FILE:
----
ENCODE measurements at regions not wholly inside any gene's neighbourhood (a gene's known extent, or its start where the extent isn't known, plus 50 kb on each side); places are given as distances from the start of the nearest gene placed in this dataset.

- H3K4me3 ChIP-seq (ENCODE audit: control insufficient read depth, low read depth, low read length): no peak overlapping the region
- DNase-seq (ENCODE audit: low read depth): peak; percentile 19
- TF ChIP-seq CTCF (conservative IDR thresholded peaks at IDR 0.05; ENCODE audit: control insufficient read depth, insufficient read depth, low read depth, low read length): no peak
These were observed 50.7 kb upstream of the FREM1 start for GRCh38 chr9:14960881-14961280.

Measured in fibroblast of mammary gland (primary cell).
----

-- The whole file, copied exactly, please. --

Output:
ENCODE measurements at regions not wholly inside any gene's neighbourhood (a gene's known extent, or its start where the extent isn't known, plus 50 kb on each side); places are given as distances from the start of the nearest gene placed in this dataset.

- H3K4me3 ChIP-seq (ENCODE audit: control insufficient read depth, low read depth, low read length): no peak overlapping the region
- DNase-seq (ENCODE audit: low read depth): peak; percentile 19
- TF ChIP-seq CTCF (conservative IDR thresholded peaks at IDR 0.05; ENCODE audit: control insufficient read depth, insufficient read depth, low read depth, low read length): no peak
These were observed 50.7 kb upstream of the FREM1 start for GRCh38 chr9:14960881-14961280.

Measured in fibroblast of mammary gland (primary cell).